Dr. Thomas W. Mason – FAMU Professor & STEM Influencer – RIP

Go Lean Commentary

“I didn’t come to FAMU; I came to Dr. Mason” – Familiar experience of FAMU Computer Science students.

It is with a heavy heart that we report the passing of a great educator and STEM influencer, Dr. Thomas W. Mason. He was the founder and legendary professor of Mathematics, Data Processing and Computer Science at Florida Agriculture & Mechanical University. The University offering has now evolved to now being embedded in the FAMU-Florida State University College of Engineering – see VIDEO in the Appendix below.

See the published obituary here:

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Title: Obituary of Dr. Thomas W. Mason

Dr. Thomas W. Mason, a retired professor of Computer Science and Math at Florida A & M University, passed away from a long struggle with heart disease on July 3, 2017. He taught at the university for 30 years.

Dr. Mason received his doctorate in Information and Computer Systems at the University of Illinois in 1973, where he met Dr. Sybil Mobley who encouraged him to join the faculty at FAMU School of Business & Industry in Tallahassee.

Tom was born in Kansas City, Kansas on June 14, 1940. He lost his father, Thomas, early and was raised along with his sister, Elizabeth by his devoted mother, Thelma, both are deceased. He also lost two maternal uncles, Harold and Wendall Robbins and a cousin, Barbara Robbins.

After graduating Cum Laude from Sumner High School, Tom earned a degree in math at the University of Kansas in 1961 and moved to Washington, DC to work as a computer programmer at IBM. This was done while completing a Masters degree in Engineering from George Washington University.

While in DC Tom met and married Yolande Clarke who survives him and their deceased son, Thomas James “Jimmy”. He is survived by a second son, Christopher, who is a FAMU graduate in Journalism. Dr. Mason is also survived by his cousin, Wendell Robbins, Jr. (wife) and their two children, Sheryl and Corky in Houston, Texas; a niece, Tiea of Kansas; his mother-in-law, Thelma Clarke; sisters-in-law, Charlene Hardy and Sheryl Clark along with many nieces, nephews and friends.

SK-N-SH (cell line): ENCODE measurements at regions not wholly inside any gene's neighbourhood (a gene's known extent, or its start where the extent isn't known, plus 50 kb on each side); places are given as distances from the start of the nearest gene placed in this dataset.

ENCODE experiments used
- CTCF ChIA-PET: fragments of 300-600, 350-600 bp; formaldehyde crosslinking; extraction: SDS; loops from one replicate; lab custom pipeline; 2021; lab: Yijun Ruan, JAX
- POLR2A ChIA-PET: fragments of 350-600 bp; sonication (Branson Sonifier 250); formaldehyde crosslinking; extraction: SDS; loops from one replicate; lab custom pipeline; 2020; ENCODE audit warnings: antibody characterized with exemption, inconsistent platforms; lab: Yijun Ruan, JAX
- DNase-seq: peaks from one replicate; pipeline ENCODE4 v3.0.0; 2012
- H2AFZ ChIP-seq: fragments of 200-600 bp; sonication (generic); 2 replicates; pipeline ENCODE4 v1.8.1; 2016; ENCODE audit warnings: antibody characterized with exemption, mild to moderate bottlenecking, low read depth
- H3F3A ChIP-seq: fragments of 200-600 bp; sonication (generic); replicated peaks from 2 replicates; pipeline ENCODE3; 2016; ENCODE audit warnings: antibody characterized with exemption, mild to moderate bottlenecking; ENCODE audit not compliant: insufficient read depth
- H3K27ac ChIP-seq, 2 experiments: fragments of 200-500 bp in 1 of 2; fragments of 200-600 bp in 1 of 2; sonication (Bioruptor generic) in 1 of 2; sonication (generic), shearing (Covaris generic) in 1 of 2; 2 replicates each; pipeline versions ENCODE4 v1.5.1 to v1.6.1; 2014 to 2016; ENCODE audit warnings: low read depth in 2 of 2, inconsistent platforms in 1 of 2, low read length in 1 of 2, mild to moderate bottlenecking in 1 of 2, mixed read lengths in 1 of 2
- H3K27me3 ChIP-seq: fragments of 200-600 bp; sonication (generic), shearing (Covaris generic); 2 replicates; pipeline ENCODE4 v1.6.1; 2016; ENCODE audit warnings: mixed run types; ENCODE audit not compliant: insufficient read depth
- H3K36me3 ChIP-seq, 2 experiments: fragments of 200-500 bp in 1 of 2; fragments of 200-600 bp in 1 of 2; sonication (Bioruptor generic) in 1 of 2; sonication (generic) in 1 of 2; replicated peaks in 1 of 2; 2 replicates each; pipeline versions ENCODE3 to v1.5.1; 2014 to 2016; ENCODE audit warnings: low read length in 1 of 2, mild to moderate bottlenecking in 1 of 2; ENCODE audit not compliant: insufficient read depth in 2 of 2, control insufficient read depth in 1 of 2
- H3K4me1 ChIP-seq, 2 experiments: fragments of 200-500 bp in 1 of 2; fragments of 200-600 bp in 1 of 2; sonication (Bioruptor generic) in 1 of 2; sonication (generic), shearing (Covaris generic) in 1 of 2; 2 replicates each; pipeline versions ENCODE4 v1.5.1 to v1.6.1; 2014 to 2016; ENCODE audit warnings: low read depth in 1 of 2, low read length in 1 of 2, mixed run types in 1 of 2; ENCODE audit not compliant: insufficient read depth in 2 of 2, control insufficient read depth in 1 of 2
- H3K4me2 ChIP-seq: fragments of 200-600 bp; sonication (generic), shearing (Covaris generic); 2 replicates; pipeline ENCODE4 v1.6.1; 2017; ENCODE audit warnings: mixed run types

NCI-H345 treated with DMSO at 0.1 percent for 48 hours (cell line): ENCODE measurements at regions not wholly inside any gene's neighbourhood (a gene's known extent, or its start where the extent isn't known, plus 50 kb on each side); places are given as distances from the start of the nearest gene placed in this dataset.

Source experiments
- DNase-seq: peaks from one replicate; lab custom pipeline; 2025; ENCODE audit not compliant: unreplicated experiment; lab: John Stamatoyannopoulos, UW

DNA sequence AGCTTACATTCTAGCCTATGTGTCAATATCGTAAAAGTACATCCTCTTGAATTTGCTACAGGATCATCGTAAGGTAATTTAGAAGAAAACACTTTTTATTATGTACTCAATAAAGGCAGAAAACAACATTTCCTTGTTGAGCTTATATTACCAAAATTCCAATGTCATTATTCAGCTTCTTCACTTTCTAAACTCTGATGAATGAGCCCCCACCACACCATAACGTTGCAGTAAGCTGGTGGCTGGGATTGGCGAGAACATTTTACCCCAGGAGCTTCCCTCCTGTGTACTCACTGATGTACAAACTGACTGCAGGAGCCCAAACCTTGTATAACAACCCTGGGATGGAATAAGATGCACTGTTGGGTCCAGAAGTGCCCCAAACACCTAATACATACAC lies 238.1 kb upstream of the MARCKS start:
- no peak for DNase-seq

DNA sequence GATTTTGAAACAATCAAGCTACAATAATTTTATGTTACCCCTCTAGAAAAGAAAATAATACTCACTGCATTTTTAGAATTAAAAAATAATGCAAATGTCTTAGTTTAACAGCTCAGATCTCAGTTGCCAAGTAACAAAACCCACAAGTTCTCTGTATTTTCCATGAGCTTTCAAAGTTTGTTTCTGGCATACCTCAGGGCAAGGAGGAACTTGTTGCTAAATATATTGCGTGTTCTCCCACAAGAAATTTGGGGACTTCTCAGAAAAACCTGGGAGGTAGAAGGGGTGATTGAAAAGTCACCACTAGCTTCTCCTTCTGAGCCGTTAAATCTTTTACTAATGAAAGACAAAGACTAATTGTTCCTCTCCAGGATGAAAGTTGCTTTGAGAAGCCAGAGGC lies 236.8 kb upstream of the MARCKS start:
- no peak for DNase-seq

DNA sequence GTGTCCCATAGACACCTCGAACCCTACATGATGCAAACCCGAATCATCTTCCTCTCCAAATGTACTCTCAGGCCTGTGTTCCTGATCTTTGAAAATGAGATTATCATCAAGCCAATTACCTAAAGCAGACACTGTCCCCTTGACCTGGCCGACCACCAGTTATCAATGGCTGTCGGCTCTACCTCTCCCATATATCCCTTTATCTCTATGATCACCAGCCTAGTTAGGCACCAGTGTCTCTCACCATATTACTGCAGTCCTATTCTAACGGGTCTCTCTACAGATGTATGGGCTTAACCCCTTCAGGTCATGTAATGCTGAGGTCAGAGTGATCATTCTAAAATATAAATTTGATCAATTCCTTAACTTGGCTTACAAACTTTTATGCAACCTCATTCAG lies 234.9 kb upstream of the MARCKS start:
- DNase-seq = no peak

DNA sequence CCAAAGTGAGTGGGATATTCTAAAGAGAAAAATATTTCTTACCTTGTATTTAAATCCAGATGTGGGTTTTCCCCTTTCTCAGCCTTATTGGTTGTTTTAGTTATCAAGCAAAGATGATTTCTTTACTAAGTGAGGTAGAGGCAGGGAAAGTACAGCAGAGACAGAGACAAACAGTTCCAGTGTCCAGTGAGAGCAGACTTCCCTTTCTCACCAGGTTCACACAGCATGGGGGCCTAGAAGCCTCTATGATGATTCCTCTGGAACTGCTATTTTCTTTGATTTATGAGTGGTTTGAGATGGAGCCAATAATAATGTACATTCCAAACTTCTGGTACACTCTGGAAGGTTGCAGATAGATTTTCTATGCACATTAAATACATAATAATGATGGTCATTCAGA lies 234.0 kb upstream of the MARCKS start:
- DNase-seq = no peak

Services will be planned at a later date. In lieu of flowers, send donations to the American Heart Association.

Published in the Tallahassee Democrat [Newspaper] on July 13, 2017; retrieved July 24, 2017: http://www.legacy.com/obituaries/tallahassee/obituary.aspx?page=lifestory&pid=186032969

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Back in the 1970’s, the idea of priority on STEM students appeared to be NO BIG deal; just a bunch of nerds and techies passing time in the Computer Lab. Internet and Communications Technologies (ICT) was only just a lab project of university stakeholders.

Now, in 2017, Science, Technology, Engineering and Mathematics (STEM) students and ICT are all the rage. We recognize now, that we need more STEM students and educators in Black-and-Brown communities; but this was the vision of Dr. Mason all the while. When excessive focus was paid to FAMU’s esteemed Business School, led by Dr. Sybil Mobley – a fellow University of Illinois PhD cohort who recruited Dr. Mason to FAMU – he felt that the focus was overlooking STEM students …

… he was right!

According to a new study [(2014)] by Brookings Institution, there is a clear evidence of a skills gap in the US. The report stated that a high school graduate with a Science, Technology, Engineering, and Math (STEM) background seems to be in higher demand than a person with an undergraduate degree not in a STEM background. – Money Economics Magazine